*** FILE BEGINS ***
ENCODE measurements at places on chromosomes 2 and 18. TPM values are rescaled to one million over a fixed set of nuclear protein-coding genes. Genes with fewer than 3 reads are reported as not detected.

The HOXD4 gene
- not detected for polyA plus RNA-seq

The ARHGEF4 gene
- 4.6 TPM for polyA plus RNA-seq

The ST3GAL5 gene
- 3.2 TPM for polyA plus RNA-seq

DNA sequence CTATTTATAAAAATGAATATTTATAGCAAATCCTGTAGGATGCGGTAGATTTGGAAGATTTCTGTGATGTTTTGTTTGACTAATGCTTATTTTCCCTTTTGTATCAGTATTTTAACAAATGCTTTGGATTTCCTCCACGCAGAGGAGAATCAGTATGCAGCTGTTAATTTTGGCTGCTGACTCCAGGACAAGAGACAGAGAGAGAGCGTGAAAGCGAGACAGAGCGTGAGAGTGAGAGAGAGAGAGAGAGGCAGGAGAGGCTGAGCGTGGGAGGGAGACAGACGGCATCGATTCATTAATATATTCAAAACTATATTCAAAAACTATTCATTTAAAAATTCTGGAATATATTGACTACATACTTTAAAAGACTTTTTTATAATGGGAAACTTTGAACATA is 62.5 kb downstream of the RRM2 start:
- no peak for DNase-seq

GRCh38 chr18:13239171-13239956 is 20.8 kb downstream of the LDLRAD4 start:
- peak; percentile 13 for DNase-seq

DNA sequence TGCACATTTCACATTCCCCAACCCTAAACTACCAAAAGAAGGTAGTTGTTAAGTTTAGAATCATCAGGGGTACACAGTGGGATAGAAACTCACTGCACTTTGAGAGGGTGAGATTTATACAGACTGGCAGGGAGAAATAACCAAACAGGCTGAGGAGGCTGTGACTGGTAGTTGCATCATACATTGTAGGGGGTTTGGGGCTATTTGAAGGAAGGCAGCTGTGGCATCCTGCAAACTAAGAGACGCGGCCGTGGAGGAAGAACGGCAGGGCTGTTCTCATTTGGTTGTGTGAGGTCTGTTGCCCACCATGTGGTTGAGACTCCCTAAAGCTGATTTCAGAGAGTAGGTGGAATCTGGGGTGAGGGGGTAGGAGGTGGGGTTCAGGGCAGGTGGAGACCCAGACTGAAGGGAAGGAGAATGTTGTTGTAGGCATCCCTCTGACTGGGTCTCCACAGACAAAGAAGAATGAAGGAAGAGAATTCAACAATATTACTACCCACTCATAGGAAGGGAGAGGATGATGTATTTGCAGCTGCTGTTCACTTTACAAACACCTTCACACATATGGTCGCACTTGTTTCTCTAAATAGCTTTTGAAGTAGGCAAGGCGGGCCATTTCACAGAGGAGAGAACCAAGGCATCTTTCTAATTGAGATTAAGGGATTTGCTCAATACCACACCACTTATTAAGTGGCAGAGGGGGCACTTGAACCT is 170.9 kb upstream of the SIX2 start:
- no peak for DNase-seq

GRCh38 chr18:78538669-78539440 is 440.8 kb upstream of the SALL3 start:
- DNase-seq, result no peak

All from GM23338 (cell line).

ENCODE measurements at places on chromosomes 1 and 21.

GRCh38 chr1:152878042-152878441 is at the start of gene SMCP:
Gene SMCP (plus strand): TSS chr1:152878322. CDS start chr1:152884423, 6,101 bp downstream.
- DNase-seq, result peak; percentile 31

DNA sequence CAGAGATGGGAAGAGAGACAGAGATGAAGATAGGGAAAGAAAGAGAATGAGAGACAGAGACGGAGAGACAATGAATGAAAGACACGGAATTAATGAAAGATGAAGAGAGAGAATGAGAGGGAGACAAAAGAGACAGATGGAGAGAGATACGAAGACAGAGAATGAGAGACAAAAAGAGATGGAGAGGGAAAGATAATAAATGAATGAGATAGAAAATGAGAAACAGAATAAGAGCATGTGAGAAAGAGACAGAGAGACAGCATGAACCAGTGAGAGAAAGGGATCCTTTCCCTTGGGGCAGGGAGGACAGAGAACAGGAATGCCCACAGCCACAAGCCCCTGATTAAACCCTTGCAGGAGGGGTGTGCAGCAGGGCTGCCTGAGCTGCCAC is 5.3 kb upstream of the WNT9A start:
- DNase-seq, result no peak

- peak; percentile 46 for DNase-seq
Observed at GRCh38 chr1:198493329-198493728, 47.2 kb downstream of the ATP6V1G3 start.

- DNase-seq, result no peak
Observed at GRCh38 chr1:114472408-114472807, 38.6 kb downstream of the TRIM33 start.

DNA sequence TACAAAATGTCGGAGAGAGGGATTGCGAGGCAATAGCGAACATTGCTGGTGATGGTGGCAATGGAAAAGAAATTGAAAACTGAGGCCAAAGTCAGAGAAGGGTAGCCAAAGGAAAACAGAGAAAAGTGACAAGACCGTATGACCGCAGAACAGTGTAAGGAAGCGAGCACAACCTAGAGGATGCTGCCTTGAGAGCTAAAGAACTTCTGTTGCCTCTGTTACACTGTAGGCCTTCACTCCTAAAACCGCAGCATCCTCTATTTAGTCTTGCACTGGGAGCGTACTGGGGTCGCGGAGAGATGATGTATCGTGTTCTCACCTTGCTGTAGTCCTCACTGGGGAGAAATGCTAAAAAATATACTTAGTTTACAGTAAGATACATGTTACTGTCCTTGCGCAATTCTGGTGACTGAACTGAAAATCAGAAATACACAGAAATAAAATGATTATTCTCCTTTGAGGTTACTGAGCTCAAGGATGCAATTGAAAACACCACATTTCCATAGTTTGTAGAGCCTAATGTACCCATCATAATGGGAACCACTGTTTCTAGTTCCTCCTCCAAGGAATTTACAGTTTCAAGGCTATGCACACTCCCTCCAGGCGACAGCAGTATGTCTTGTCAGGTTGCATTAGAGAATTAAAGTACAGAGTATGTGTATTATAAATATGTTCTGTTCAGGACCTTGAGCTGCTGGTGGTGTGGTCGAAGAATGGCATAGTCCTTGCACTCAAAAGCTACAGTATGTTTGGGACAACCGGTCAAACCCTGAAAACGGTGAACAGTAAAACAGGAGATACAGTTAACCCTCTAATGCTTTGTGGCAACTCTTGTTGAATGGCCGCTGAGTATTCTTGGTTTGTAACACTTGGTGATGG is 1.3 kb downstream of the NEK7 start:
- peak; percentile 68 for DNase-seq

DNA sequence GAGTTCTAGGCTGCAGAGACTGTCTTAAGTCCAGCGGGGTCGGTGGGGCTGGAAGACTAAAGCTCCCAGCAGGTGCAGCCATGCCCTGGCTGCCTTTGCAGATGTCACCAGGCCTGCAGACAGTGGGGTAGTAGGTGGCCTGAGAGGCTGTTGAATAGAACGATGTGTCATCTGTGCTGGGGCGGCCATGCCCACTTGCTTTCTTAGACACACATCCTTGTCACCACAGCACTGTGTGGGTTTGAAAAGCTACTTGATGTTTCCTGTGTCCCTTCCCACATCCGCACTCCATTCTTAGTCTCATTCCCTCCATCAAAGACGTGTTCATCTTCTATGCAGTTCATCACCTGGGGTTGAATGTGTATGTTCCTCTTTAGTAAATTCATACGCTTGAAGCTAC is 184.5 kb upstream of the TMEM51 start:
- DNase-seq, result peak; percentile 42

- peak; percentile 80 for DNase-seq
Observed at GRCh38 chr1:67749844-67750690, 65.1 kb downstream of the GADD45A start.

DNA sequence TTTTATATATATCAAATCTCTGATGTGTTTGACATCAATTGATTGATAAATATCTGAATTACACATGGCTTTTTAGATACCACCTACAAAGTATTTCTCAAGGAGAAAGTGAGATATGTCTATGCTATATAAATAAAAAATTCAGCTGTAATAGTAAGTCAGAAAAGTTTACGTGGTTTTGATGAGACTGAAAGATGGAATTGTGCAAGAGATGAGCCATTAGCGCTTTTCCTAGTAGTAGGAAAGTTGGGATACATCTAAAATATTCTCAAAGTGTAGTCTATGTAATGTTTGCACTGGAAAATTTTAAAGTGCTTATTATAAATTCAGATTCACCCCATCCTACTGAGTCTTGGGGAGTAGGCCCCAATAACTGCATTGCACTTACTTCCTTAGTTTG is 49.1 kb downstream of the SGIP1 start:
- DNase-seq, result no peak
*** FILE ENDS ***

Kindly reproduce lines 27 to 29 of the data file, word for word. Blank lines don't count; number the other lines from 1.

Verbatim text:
DNA sequence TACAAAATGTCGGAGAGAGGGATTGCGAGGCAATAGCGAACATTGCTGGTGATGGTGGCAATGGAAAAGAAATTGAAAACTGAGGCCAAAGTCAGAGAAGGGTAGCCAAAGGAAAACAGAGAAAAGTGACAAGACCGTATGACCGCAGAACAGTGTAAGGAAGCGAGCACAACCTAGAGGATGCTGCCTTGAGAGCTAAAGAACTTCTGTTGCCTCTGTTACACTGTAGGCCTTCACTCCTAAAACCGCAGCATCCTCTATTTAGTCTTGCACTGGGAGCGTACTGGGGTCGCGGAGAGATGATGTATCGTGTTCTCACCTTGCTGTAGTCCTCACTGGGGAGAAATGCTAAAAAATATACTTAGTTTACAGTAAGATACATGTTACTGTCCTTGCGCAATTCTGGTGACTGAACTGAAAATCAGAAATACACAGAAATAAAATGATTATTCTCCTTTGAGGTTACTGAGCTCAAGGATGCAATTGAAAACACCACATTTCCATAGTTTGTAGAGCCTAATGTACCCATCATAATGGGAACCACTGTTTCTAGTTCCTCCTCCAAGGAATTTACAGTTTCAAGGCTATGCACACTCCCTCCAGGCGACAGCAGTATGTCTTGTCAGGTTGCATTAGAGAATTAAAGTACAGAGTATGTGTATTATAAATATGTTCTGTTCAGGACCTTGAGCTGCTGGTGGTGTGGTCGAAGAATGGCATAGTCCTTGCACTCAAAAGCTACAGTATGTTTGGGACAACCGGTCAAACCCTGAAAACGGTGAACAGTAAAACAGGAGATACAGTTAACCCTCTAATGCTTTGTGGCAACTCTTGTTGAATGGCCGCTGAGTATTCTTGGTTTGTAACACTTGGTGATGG is 1.3 kb downstream of the NEK7 start:
- peak; percentile 68 for DNase-seq

DNA sequence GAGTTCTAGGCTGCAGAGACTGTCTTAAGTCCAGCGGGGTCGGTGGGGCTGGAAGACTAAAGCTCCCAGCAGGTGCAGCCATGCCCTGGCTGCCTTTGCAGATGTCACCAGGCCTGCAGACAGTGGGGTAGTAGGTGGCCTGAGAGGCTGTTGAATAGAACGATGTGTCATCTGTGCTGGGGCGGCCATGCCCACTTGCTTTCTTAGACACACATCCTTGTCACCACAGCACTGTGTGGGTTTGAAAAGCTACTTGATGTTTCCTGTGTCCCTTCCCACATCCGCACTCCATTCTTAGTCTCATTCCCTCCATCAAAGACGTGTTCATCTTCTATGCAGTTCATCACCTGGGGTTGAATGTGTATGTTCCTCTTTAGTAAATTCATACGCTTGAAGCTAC is 184.5 kb upstream of the TMEM51 start: